El Malecon, in particular, was begging for us to walk its eight-kilometre-long majestic promenade chasing the Atlantic. Construction of the seaside esplanade began in 1901 during Cuba’s temporary U.S. military rule. The idea was to protect Havana from invasion by sea, but over the ages locals have lent this seawall an intimate grammar. Friends, lovers, vendors selling plastic flowers, and musicians crooning hearty renditions of Compay Segundo’s “Chan chan” throng as the sunset turns the Atlantic silver. Only the fishermen remain still, hands steady on their fishing rods. And on days when the tide is rough, walkers simmer down with sprays of water from a raving ocean that splish- splashes with no expected syntax.

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Cobbled streets and vibrant facades are quintessential of Trinidad. Photo by: Doleesi/Shutterstock

Even with R by my side, I was acutely aware of the old buildings in Moorish, Cuban baroque and Neoclassical styles that circle the streets opposite the promenade, whispering of Cuba’s colonial past. And against such grand indulgence, abstinent Soviet-style blocks stand as reminders of the revolution that followed. So later that night when R took me to a dive bar whose facade showed none of that architectural brilliance, I felt underwhelmed. But his company was golden and we made plans to see each other again, once I was back from Trinidad, a town 300 kilometres southeast of Havana. There was one more day in between, but that was for myself.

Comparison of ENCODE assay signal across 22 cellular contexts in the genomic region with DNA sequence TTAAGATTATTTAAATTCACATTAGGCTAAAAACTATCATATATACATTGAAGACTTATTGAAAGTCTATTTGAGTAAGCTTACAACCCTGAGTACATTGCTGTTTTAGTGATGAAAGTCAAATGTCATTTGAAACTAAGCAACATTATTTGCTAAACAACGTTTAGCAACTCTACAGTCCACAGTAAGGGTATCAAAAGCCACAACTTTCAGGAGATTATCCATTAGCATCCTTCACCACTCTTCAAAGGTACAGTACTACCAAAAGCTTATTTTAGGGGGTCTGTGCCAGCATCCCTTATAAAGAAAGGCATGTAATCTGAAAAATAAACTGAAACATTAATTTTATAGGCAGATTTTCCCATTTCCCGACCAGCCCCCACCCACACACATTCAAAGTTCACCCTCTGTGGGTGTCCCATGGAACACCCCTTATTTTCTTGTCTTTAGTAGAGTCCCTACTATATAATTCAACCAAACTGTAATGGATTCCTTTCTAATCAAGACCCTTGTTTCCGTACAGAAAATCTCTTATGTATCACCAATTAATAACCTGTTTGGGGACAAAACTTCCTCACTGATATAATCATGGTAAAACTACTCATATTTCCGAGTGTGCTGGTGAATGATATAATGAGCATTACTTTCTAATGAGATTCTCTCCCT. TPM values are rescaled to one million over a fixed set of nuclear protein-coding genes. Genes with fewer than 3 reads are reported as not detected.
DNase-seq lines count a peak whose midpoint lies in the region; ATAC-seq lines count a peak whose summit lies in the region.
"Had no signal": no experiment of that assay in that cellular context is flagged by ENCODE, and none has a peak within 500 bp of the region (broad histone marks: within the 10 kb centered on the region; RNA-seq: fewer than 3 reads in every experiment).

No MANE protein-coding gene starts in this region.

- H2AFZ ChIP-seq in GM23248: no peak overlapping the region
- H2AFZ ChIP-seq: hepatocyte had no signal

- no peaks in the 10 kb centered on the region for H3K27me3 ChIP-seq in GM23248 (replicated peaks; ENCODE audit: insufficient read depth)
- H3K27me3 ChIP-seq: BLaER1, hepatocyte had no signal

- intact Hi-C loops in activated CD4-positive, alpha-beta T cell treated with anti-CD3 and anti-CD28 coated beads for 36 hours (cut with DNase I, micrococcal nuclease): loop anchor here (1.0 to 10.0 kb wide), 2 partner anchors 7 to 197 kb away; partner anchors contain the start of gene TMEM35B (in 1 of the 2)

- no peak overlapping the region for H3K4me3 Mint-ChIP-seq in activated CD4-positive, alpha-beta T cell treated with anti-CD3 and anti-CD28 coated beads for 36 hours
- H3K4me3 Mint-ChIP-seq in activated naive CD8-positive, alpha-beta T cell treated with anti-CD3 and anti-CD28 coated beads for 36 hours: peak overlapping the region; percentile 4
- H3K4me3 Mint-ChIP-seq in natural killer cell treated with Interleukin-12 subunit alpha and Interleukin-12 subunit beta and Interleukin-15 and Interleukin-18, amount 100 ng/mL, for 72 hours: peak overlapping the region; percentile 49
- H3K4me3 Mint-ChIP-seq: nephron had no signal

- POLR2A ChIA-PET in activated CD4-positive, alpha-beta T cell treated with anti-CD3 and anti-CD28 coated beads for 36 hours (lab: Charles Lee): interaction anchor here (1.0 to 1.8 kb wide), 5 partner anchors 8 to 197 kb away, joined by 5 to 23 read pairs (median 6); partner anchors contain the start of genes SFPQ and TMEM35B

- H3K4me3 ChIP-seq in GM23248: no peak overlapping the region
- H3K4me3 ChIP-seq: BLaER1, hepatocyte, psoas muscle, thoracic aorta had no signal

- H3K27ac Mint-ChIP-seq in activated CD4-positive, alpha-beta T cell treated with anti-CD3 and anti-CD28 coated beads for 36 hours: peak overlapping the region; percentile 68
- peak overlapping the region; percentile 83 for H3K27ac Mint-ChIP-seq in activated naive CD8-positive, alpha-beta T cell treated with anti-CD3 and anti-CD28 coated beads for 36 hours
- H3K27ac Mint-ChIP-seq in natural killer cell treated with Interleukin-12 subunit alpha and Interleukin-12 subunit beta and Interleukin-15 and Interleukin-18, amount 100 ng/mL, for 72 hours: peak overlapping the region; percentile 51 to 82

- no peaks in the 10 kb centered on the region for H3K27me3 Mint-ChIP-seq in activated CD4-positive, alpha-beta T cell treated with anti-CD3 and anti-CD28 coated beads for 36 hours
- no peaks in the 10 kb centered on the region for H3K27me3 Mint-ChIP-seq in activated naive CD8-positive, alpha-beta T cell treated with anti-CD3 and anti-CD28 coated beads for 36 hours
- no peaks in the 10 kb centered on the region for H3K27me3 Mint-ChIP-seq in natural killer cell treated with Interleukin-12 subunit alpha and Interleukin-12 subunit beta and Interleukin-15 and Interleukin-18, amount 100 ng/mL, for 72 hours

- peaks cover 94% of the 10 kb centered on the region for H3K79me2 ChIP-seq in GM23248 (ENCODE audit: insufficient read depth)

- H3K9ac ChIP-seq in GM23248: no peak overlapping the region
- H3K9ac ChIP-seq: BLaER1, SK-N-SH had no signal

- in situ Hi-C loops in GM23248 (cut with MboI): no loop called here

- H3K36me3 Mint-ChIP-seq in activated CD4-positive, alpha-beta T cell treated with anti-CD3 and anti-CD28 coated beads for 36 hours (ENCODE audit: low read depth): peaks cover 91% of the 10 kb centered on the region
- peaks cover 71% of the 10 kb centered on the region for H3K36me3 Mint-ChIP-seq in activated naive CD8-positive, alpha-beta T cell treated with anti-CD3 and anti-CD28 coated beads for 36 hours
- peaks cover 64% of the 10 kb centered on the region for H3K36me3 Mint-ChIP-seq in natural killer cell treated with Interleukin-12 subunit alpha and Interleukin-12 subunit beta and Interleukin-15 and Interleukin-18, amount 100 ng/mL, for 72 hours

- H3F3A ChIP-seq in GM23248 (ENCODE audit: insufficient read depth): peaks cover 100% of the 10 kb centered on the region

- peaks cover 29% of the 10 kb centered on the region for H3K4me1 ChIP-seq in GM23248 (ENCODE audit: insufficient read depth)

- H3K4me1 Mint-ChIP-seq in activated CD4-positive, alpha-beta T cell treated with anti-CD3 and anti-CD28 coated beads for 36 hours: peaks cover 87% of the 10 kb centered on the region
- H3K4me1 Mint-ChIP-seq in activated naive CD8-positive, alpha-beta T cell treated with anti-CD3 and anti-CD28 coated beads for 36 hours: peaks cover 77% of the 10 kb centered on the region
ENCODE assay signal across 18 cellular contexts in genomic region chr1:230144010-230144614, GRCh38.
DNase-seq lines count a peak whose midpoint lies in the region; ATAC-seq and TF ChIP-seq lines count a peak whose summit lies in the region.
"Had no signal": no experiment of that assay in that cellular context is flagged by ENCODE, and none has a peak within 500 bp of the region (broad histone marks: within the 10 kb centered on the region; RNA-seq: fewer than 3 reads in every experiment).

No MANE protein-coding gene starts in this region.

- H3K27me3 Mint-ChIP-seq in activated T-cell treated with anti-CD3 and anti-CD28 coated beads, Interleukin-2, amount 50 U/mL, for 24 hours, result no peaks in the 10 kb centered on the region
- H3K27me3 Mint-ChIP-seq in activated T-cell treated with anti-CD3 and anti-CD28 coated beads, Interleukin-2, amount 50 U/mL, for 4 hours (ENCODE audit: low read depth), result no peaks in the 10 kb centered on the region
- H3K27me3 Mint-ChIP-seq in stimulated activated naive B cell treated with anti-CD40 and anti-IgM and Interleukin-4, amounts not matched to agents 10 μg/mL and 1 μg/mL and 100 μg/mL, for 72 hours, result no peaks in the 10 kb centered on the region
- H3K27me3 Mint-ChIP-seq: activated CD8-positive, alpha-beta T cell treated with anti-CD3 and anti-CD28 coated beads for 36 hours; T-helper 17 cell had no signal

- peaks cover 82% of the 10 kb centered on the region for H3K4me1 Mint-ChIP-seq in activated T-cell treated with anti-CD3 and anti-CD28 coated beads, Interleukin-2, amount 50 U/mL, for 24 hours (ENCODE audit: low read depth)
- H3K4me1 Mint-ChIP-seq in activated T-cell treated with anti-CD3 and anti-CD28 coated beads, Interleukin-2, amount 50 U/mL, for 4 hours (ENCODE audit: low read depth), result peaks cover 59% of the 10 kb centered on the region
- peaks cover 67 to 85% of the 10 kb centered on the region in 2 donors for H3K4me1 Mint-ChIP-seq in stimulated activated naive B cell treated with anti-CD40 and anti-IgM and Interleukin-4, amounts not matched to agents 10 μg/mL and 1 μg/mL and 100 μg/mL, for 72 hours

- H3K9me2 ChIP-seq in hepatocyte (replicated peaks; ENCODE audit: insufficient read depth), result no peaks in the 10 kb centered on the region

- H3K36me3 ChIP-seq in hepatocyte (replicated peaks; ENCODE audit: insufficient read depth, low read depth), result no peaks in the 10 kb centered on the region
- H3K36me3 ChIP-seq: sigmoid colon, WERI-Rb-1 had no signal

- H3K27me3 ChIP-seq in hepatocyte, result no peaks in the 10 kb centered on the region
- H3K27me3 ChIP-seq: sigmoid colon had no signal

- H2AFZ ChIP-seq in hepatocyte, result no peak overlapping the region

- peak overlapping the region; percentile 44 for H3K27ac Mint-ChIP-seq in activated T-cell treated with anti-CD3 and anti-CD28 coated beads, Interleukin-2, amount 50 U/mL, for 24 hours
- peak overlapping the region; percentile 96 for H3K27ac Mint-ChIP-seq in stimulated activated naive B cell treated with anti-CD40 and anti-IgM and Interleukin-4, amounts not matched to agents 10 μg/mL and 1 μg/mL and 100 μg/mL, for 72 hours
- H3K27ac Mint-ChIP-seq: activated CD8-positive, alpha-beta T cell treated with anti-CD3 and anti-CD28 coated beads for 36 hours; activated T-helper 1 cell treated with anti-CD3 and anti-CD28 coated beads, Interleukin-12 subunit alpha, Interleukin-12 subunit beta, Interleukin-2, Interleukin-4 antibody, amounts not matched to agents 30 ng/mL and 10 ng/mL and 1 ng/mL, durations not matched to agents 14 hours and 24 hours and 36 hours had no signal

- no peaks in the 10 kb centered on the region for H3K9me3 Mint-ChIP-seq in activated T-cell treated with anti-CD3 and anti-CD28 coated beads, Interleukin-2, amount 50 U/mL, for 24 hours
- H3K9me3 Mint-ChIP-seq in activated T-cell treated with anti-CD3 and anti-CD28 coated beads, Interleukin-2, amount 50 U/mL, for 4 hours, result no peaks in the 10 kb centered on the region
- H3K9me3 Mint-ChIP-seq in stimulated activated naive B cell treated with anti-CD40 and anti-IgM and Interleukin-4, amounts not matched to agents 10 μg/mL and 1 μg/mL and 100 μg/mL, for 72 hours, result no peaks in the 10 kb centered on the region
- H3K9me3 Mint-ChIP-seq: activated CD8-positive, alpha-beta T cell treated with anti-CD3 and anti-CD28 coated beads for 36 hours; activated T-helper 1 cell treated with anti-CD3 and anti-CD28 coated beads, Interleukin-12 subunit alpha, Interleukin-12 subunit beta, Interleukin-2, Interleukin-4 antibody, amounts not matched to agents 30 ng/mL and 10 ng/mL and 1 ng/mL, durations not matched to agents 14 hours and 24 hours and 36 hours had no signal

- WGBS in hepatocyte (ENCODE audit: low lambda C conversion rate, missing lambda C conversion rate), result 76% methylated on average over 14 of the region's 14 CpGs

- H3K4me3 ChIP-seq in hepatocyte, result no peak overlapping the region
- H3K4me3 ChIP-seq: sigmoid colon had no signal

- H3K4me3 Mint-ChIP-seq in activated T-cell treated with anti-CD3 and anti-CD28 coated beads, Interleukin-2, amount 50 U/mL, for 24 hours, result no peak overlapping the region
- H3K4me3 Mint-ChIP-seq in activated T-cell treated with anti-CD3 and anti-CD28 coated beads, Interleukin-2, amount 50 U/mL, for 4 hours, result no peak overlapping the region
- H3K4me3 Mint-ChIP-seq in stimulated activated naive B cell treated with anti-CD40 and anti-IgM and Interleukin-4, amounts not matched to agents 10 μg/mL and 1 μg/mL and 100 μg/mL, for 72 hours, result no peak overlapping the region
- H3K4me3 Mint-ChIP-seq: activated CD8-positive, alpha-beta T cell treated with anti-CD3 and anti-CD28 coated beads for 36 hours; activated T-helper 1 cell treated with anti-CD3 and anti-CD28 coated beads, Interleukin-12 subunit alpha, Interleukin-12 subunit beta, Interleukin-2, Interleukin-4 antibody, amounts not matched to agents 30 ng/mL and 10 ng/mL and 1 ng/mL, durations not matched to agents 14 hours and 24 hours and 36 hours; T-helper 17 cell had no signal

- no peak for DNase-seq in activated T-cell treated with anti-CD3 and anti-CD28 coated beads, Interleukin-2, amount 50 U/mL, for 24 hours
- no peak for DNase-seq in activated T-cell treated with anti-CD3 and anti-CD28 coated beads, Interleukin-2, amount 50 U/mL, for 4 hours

Come morning, I set out to explore the neighbourhood of Paseo Marti where Paseo Del Prado, an esplanade dividing Old Havana from Central Havana, struck me as particularly zippy. Open-air salsa classes and artists displaying their artwork occupy the thoroughfare. But all that dulled once a dozen kids came out to play, passing around a beaten white football, drunk on the game. For an average Calcuttan, this hit too close to home. Home is also what I found in Central Havana, where I felt the humidity, chatter, and frenzy of North Calcutta streets landing thick on my senses. The tall windows and the amber hues of buildings felt like a sepia-tinted throwback of the city I had left but never left behind.


Plaza Vieja (top) in Old Havana is a cornucopia of vintage architecture; Stopping to sip on local liquor (bottom right) cooled off the author’s hot pursuit of Central Havana’s bustling lanes, esplanades and even barber shops (bottom left). Photos by: Maurizio De Mattei/Shutterstock (plaza), Akturer/Shutterstock (men), Cdrin/Shutterstock (bottles)

I continued to walk until I walked straight into a bar inside a neighbourhood held together by narrow, serpentine lanes. The absence of cocktails on a menu scribbled across a wall told me that the joint doesn’t care for tourists. I cooled off with a beer that turned warm within minutes of arriving. Hinged to its side was a barber shop where a man worked expertly through his customer’s hair. The bar lady and I managed a few pleasantries through my barely-there Spanish and her broken English. Two men next to me were sharing some joke that I unwittingly smiled at, and they nodded at me having a good time. At this bar, in the neighbourhood I wish I remembered the name of, I felt good about taking a break from R’s company to roll solo. Sitting in the middle of nowhere, hearing a language I did not understand, I felt… endless.